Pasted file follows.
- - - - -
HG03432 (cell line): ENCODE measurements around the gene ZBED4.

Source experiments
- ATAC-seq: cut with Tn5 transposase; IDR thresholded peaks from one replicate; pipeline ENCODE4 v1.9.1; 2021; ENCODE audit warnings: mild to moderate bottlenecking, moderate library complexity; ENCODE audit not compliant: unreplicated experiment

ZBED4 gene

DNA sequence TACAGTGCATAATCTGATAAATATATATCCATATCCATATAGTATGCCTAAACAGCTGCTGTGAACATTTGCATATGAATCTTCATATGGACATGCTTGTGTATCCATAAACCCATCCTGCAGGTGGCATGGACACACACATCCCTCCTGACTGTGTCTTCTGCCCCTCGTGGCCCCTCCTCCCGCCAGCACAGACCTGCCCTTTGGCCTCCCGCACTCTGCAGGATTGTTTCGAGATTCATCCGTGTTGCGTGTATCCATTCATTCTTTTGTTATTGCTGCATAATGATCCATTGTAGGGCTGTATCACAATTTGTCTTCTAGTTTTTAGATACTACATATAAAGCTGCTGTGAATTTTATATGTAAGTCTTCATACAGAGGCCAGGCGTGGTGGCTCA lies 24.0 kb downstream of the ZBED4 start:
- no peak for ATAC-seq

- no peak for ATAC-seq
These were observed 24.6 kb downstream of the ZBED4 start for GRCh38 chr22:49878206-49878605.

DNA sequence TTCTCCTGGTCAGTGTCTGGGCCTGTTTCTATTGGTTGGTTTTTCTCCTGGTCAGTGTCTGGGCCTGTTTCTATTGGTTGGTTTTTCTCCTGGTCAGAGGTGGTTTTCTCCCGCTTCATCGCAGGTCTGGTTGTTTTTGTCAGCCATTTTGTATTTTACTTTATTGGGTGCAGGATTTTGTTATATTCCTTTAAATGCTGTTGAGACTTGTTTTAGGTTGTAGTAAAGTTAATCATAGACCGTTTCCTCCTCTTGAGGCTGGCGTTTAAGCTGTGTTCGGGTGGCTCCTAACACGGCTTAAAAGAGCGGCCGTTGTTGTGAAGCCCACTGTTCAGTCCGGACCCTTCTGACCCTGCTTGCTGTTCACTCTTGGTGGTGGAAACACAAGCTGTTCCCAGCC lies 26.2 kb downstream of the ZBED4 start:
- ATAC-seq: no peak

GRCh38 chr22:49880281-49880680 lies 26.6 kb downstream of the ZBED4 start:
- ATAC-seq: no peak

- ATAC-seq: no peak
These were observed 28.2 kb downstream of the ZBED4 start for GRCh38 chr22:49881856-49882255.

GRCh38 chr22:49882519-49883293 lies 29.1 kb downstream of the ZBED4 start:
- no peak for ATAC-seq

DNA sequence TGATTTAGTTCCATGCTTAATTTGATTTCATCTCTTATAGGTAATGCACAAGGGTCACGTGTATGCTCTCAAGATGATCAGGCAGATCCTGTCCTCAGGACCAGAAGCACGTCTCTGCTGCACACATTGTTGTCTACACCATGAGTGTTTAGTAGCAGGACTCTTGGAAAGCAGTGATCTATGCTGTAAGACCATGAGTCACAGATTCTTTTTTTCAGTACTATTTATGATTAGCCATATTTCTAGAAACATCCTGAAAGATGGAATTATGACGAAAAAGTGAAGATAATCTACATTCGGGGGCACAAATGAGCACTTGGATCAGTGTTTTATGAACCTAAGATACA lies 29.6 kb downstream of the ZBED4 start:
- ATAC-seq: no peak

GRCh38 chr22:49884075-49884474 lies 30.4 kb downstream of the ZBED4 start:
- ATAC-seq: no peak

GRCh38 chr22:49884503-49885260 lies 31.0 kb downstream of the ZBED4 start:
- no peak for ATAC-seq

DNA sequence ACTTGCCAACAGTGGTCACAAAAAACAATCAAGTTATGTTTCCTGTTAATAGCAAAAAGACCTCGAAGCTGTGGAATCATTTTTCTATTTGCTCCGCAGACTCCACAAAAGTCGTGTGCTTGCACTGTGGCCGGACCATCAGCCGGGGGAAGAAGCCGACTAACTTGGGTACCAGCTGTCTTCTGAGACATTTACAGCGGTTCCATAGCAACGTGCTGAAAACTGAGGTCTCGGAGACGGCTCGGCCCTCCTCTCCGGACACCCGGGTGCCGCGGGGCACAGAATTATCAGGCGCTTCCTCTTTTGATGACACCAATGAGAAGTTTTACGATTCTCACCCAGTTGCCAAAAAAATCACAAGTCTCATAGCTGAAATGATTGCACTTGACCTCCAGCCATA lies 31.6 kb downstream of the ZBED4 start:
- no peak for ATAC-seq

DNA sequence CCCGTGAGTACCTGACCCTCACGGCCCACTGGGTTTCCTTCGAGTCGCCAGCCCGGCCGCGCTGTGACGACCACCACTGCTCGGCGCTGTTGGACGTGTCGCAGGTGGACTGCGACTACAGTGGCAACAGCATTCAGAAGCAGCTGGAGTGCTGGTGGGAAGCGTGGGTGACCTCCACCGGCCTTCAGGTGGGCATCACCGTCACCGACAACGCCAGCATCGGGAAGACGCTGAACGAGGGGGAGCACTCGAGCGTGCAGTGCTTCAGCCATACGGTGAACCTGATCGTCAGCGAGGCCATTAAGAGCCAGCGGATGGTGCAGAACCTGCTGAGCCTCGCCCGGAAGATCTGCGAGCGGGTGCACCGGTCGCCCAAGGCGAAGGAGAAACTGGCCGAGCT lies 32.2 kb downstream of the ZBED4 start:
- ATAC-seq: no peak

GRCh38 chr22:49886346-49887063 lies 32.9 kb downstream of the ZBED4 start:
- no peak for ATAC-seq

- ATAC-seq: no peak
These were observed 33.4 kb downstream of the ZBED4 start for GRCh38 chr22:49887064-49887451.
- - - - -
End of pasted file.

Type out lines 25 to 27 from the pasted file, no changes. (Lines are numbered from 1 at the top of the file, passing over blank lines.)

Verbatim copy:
DNA sequence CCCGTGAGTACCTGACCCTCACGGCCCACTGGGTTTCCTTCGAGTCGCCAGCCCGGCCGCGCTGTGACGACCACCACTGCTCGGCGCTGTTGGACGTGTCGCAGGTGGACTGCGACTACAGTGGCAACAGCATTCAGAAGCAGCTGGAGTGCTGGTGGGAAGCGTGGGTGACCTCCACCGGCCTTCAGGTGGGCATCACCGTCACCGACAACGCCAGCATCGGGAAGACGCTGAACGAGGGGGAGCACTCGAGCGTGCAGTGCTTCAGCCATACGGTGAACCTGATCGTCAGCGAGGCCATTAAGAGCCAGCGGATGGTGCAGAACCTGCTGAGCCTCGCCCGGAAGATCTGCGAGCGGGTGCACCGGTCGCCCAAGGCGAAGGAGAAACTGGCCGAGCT lies 32.2 kb downstream of the ZBED4 start:
- ATAC-seq: no peak

GRCh38 chr22:49886346-49887063 lies 32.9 kb downstream of the ZBED4 start: